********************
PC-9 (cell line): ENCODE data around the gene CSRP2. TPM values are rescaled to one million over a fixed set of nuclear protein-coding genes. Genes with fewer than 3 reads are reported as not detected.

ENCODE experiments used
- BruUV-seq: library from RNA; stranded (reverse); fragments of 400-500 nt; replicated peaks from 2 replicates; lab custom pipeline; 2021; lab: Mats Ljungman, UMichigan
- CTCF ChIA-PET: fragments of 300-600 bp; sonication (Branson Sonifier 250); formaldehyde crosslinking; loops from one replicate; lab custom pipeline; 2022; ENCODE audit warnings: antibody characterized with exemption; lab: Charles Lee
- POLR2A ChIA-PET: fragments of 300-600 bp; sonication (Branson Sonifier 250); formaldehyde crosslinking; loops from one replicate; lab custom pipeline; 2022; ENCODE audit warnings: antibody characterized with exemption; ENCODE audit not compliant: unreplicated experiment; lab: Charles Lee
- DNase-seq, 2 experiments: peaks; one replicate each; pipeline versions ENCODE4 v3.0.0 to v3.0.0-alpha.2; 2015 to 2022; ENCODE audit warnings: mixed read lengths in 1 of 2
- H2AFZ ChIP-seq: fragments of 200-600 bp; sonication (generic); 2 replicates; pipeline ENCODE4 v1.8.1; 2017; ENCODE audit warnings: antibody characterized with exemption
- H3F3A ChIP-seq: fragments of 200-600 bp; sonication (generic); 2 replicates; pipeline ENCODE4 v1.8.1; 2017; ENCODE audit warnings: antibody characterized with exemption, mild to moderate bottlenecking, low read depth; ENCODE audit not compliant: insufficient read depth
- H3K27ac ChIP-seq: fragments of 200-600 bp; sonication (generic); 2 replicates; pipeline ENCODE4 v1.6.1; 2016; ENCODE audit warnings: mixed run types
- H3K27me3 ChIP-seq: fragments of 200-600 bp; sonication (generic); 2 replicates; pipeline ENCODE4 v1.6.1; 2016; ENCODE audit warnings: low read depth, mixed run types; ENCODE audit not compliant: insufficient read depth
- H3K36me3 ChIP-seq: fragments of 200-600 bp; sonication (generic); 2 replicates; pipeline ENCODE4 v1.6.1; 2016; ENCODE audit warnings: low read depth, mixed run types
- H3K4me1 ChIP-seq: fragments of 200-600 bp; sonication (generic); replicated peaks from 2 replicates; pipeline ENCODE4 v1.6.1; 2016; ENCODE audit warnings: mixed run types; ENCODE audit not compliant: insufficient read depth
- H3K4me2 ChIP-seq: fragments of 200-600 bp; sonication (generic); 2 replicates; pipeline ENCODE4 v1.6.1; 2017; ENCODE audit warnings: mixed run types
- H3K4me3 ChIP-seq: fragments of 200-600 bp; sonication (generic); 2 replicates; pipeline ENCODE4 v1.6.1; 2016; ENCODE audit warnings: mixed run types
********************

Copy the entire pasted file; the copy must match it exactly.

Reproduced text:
PC-9 (cell line): ENCODE data around the gene CSRP2. TPM values are rescaled to one million over a fixed set of nuclear protein-coding genes. Genes with fewer than 3 reads are reported as not detected.

ENCODE experiments used
- BruUV-seq: library from RNA; stranded (reverse); fragments of 400-500 nt; replicated peaks from 2 replicates; lab custom pipeline; 2021; lab: Mats Ljungman, UMichigan
- CTCF ChIA-PET: fragments of 300-600 bp; sonication (Branson Sonifier 250); formaldehyde crosslinking; loops from one replicate; lab custom pipeline; 2022; ENCODE audit warnings: antibody characterized with exemption; lab: Charles Lee
- POLR2A ChIA-PET: fragments of 300-600 bp; sonication (Branson Sonifier 250); formaldehyde crosslinking; loops from one replicate; lab custom pipeline; 2022; ENCODE audit warnings: antibody characterized with exemption; ENCODE audit not compliant: unreplicated experiment; lab: Charles Lee
- DNase-seq, 2 experiments: peaks; one replicate each; pipeline versions ENCODE4 v3.0.0 to v3.0.0-alpha.2; 2015 to 2022; ENCODE audit warnings: mixed read lengths in 1 of 2
- H2AFZ ChIP-seq: fragments of 200-600 bp; sonication (generic); 2 replicates; pipeline ENCODE4 v1.8.1; 2017; ENCODE audit warnings: antibody characterized with exemption
- H3F3A ChIP-seq: fragments of 200-600 bp; sonication (generic); 2 replicates; pipeline ENCODE4 v1.8.1; 2017; ENCODE audit warnings: antibody characterized with exemption, mild to moderate bottlenecking, low read depth; ENCODE audit not compliant: insufficient read depth
- H3K27ac ChIP-seq: fragments of 200-600 bp; sonication (generic); 2 replicates; pipeline ENCODE4 v1.6.1; 2016; ENCODE audit warnings: mixed run types
- H3K27me3 ChIP-seq: fragments of 200-600 bp; sonication (generic); 2 replicates; pipeline ENCODE4 v1.6.1; 2016; ENCODE audit warnings: low read depth, mixed run types; ENCODE audit not compliant: insufficient read depth
- H3K36me3 ChIP-seq: fragments of 200-600 bp; sonication (generic); 2 replicates; pipeline ENCODE4 v1.6.1; 2016; ENCODE audit warnings: low read depth, mixed run types
- H3K4me1 ChIP-seq: fragments of 200-600 bp; sonication (generic); replicated peaks from 2 replicates; pipeline ENCODE4 v1.6.1; 2016; ENCODE audit warnings: mixed run types; ENCODE audit not compliant: insufficient read depth
- H3K4me2 ChIP-seq: fragments of 200-600 bp; sonication (generic); 2 replicates; pipeline ENCODE4 v1.6.1; 2017; ENCODE audit warnings: mixed run types
- H3K4me3 ChIP-seq: fragments of 200-600 bp; sonication (generic); 2 replicates; pipeline ENCODE4 v1.6.1; 2016; ENCODE audit warnings: mixed run types